ETH Zurich researchers made something that could reshape aviation and marine transport — they developed a fuel which is produced using exclusively sunlight and air.
A sustainable fuel substitute
This fuel known as syngas is a mixture of carbon monoxide and hydrogen. What makes syngas special is that it is created with a carbon-neutral process.
This means that the amount of carbon dioxide it releases into the environment is just the same amount of carbon dioxide extracted in order to make it. For us, this entails the mitigation of global carbon dioxide emissions.
How syngas is formed and used
Syngas is created in ETH Zurich’s solar refineries. It follows a three-step process:
- Water and carbon dioxide is extracted from ambient air.
- Concentrated solar energy is used to split the compounds into syngas.
- Syngas is processed into useful hydrocarbons such as methanol
Small beginnings, big potential
Right now, the ETH Zurich’s solar refinery is more of a proof-of-concept. One decilitre of fuel produced per day, it is far from supplying fuel for the cars in the city streets.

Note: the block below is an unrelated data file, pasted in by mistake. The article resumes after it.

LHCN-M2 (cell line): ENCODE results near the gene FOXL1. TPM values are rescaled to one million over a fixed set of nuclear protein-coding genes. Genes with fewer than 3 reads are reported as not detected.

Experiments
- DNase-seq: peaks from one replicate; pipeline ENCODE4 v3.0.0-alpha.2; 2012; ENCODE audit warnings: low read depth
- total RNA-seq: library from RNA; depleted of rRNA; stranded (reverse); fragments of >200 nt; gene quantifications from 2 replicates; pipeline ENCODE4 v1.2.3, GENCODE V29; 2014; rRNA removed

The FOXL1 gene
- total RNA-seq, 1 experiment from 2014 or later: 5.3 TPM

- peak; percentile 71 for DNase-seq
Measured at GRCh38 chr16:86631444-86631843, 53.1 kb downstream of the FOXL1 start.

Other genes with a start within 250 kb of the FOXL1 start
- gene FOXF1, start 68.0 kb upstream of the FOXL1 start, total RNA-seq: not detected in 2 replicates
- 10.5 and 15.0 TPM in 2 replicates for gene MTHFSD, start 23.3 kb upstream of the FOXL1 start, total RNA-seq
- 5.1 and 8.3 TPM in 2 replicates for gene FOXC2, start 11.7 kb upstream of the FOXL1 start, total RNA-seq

However, the ETH Zurich research group led by Prof. Aldo Steinfeld are on their way to conducting a large-scale of their solar reactor near Madrid in Spain.
“Theoretically, a plant the size of Switzerland – or a third of the Californian Mojave Desert – could cover the kerosene needs of the entire aviation industry. Our goal for the future is to efficiently produce sustainable fuels with our technology and thereby mitigate global CO2 emissions,” according to Philipp Furler, a former doctoral student of Steinfeld and the Director of Synhelion, a company which commercializes solar fuel production.
With this, we see that sustainability in our cities isn’t out of reach. We just need to continue exploring and innovating ways to make us humans living less of a pain for our own planet.
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